Let The Hate Flow Through You
“Hate is as good as any to keep a man going. Better than most.”
— Sandor Clegane, Game of Thrones
The last day of his eighth grade year, Herschel Walker finally decided to step outside and join his classmates for recess. This kid was so timid mice would brazenly walk up to him and piss on his shoes, and so goddamned frightened of other people that his stammer had his teachers thinking he was retarded (although he went on to become class valedictorian in high school). Herschel had never joined his classmates outside, but since it was the last day of eighth grade, fat, smelly, little Herschel decided that although he was the weird, possibly retarded fat kid, a game of kickball might be all he needed to right the ship and set the tone for a badass high school career. He was right, but for all the wrong reasons- his lovable little middle school classmates proceeded to kick the everloving shit out of him, apparently with as little preamble as Saddam Hussein’s invasion of Kuwait and less explication than Mel Gibson’s anti-semitic rants. No matter what their reasoning, the result was epic- from that point onward in life, Herschel Walker was driven by one thing, and one thing only:
Hatred for his fellow man.
The face of hate. Did I mention he’s 49 in this picture?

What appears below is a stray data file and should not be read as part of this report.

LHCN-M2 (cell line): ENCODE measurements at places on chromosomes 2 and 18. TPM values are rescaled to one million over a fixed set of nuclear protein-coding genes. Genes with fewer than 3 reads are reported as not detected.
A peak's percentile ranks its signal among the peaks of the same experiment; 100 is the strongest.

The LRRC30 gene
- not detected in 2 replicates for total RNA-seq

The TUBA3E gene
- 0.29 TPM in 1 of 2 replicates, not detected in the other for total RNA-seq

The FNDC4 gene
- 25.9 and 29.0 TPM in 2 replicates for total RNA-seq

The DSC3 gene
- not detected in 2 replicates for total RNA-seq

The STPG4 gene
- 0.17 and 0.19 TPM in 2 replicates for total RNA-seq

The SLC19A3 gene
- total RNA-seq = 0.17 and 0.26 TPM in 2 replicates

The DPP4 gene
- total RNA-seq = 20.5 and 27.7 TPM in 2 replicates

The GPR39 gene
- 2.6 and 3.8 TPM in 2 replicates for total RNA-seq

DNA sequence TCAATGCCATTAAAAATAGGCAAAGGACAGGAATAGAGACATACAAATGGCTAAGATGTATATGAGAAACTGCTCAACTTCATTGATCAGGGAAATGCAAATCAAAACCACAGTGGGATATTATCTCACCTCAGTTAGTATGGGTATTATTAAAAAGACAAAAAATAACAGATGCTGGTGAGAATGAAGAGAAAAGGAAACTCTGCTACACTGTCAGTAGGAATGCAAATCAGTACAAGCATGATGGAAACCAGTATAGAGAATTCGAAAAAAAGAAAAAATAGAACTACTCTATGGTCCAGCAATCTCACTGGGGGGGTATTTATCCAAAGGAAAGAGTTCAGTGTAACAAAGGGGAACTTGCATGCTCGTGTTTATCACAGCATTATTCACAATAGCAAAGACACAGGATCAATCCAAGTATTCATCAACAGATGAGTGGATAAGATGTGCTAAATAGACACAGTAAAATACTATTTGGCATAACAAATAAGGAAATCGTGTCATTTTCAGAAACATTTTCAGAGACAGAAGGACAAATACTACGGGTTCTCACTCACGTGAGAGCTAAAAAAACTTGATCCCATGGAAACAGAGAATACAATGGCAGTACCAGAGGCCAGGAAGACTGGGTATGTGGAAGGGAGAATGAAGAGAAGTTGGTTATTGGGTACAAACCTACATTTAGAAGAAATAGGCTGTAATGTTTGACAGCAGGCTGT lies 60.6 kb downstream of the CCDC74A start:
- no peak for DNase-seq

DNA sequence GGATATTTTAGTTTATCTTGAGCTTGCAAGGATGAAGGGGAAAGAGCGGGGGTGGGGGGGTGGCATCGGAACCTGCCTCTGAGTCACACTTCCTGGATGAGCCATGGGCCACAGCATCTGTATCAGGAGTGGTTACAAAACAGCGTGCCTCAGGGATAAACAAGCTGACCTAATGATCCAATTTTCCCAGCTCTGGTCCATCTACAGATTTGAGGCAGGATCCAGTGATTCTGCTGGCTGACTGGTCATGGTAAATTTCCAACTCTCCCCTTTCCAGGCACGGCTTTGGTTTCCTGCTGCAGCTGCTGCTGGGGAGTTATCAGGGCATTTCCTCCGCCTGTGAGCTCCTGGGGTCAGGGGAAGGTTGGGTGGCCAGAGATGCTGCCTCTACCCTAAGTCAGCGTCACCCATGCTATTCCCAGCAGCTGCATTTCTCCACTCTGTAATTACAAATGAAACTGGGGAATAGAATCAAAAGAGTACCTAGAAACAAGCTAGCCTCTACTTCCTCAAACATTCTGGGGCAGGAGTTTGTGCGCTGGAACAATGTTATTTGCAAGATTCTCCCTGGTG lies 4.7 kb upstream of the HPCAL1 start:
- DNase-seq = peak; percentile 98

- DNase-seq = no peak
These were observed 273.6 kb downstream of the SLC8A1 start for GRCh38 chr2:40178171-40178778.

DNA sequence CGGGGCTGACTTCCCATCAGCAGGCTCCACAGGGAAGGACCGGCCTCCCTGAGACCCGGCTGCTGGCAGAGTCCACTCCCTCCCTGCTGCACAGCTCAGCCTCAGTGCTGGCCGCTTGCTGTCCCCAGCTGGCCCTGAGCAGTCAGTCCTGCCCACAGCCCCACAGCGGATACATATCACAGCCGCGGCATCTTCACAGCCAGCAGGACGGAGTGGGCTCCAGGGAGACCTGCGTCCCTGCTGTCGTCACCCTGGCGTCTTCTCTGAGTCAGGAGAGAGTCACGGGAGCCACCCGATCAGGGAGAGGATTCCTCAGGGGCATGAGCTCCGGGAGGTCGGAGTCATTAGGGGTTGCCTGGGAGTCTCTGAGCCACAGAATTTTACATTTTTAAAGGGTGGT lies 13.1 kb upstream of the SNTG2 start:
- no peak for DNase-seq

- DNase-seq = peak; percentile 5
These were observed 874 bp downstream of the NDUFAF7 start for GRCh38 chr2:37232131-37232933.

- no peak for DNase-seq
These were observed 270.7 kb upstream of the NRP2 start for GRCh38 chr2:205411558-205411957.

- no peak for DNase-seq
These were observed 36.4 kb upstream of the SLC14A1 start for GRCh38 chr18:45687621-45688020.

Driven by hate harder than a kid from Colorado in a trench coat filled with guns, Herschel spent the next summer doing thousands of pushups and situps a day, dragging sleds, sprinting and jogging, and racing a goddamned freight train. So great was his hatred that in one summer he went from being one of the worst athletes in his school to being one of the fastest kids in GA. From there, he became perhaps the single greatest high school running back of all time, racking up an unbelievable 3,162 yards in his senior year and probably injuring more players than any linebacker in the country. In college, though he was one of the greatest running backs in NCAA history, Walker nearly terminated his career and joined the Marines because he hated people so much he wanted to make killing them his job. Let that sink in- Herschel Walker was being hailed not just as the greatest collegiate running back, but the greatest college football player of all time, and he nearly quit that to slaughter random brown people with firearms because hurting people on a football field would not quench the fire of rage burning within his chest.